5. Interesting – more so than I expected when it started with the stereotypes which are, as you say, very common in books and films but not always interesting. Certainly nearly everyone has a bit of villain and a bit of hero in them, as you say. But it isn’t a straightforward progression (“cline” to a scientist) like the variation from white to black through different shades of grey. The flawed hero can be very heroic but have some pretty big flaws. Someone extremely villainous in important ways might still do something extremely heroic.

    Thinking that Hollywood hero and disaster and hero and villains films often gave us the two characters in full stereotype made me think of a subtler version: “Presumed Innocent”, based closely on a book, in which Harrison Ford is definitely the hero (central figure you’re meant to sympathise with) but almost to the end, you can see possible deep flaws in him (Ford does an excellent job of presenting someone tightly self-controlled with something like blind anger penned in by the control) and you wonder if actually he did kill his estranged girl-friend.

  6. This is a cool article. I think by its terms I’m a former villain turned hero. But every once in a while, if the right buttons are pushed, I’ll revert back to my villainous ways. Hmm…that would make for a cool comic^^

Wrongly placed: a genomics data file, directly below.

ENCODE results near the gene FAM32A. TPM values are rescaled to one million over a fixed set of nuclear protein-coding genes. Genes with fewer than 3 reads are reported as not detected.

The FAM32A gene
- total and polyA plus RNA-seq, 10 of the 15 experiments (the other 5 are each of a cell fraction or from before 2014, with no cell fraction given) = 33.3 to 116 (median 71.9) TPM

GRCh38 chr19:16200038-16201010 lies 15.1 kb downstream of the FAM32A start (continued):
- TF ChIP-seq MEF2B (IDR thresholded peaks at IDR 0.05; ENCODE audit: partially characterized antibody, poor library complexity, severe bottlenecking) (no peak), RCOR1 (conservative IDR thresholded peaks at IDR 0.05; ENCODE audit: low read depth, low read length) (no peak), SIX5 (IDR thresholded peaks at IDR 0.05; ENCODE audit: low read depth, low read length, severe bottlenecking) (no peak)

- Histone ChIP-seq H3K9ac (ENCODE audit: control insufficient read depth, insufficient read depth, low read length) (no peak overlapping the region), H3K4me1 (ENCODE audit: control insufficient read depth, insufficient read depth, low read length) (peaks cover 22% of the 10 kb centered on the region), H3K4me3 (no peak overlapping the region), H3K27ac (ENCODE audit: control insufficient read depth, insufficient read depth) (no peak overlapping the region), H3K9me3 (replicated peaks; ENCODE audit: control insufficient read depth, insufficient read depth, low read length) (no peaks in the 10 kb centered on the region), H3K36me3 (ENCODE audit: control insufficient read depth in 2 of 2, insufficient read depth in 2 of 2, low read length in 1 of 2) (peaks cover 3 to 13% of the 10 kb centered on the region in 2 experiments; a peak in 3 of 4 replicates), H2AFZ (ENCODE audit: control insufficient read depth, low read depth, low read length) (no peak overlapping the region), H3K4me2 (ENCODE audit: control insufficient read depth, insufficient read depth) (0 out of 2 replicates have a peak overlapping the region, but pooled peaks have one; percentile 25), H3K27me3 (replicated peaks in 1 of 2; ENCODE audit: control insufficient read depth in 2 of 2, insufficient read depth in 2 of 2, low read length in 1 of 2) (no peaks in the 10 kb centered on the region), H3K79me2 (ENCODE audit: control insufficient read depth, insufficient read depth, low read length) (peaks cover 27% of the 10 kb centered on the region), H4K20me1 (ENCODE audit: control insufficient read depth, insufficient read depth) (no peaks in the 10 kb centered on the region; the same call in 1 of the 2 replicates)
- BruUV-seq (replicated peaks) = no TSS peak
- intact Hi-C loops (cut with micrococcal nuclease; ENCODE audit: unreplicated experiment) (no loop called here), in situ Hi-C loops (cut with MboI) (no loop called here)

7. Personally I have always considered myself an Anti-Hero by my own character cause as you stated people are in between that and being such a atypical hero(by regular standards) I find boring. Interesting to see someone actually breakdown the spectrum It’s “easy” being a typical Villain but hard being the “Hero”…especially the one everybody wants

  8. Very insightful and succinct. Your understanding of human nature is well-developed and forgiving – it’s also been articulated at the right time for me, as I’m helping Year 10 pupils with their coursework on ‘heroes and villains’ in Macbeth & Frankenstein, so I have a few new thought prompts now!

  9. I enjoyed it very much. Yes we are pure duality. Our humanity overcomes our divinity, and our divinity upholds our humanity. This theme is present in my next novel, and it is a topic that fascinates me to no end.

  10. Pingback: Why Being Good is Really Bad | Stories in 5 Minutes

Leave a Comment